War Horses Conference @ SOAS
Date: 3 May 2014Time: 12:00 AM
Finishes: 4 May 2014Time: All Day
Venue: Russell Square: College Buildings
Type of Event: Conference
Advance notice of conference entitled "WAR HORSES OF THE WORLD"
VENUE: School of Oriental and African Studies [SOAS, London]
DATES: 3-4 May 2014.
Of mules and men: Challenging relationships in WW1
Faith Burden [The Donkey Sanctuary]
Returning the pony to village conflict: Mounted 'dacoits' in the pacification campaign in Burma, 1886-1889
Michael W. Charney [University of Tokyo and SOAS]
Animal power as a factor in Ottoman military decline, 1683-1918
William G. Clarence-Smith [SOAS, University of London]
Horse-based warfare and the evolution of socio-political complexity
Tom Currie [University of Exeter]
“Where Gasoline Can’t Go”: Equine Patriotism and the American Red Star Animal Relief Campaign during World War I
Janet M. Davis [University of Texas at Austin]
The influence of eastern blood on English cavalry horses during the course of the seventeenth century
Peter Edwards [University of Roehampton]
Cavalry in civil conflict: The Mounted Branch of London’s Metropolitan Police
Ed Emery [SOAS]
The story of Comanche: Horsepower, heroism and the conquest of the American West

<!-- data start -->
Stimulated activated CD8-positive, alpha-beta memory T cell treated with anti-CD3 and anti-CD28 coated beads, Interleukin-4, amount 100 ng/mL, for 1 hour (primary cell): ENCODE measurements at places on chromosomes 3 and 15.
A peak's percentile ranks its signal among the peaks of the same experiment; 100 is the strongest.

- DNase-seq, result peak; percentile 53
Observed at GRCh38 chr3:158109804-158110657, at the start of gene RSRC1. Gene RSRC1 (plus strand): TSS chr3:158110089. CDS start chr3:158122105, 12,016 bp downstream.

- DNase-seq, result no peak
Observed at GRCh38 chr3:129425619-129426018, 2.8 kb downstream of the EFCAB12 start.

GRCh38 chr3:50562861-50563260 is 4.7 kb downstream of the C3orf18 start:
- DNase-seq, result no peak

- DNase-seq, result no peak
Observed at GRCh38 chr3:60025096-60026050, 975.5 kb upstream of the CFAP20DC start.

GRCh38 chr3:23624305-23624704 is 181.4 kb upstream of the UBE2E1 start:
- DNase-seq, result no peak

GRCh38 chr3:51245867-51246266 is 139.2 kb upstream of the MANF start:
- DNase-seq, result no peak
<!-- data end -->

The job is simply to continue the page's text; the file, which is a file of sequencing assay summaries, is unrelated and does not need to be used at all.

Karen Jones [University of Kent ]
“I see them galloping!”: War, affect and performing horses in Matthew Lewis's Timour the Tartar
Monica Mattfeld [University of Kent]
“Bound together by very close ties of affection:” Human-Equine Bonding in Canada’s Great War
Andrew McEwen [University of Calgary]
The Politics of Reproduction: Horse Breeding and State Studs in Prussia, circa 1750-1890
Tatsuya Mitsuda [Keio University, Japan] [t.b.c.]
Memories of Japanese Military Horses of World War II
Aaron Skabelund [Brigham Young University]
Horses as animal property in the countryside of Anatolia during the first half of the 17th century
“In autumn our horses are well-fed and ready for action” – the Ch’ing Empire and its Mongolian cavalry
Veronika Veit [University of Bonn]
PARTICIPATION: We are concerned to cover the widest possible range of topics, geographical regions and historical periods.
We invite contributions in that spirit.
If you are interested to attend this conference, or to present a paper, write to us for further programme details.
Please write in the first instance to the conference organiser:
Ed Emery [SOAS] - Conference organiser
William Clarence-Smith [SOAS] - Professor of the Economic History of Asia and Africa - Conference chair